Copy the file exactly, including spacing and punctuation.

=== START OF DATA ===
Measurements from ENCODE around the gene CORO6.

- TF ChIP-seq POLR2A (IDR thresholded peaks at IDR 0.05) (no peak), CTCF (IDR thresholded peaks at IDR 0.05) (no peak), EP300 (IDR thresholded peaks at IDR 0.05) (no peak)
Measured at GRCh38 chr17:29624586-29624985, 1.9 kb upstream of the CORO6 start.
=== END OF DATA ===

Measurements from ENCODE around the gene CORO6.

- TF ChIP-seq POLR2A (IDR thresholded peaks at IDR 0.05) (no peak), CTCF (IDR thresholded peaks at IDR 0.05) (no peak), EP300 (IDR thresholded peaks at IDR 0.05) (no peak)
Measured at GRCh38 chr17:29624586-29624985, 1.9 kb upstream of the CORO6 start.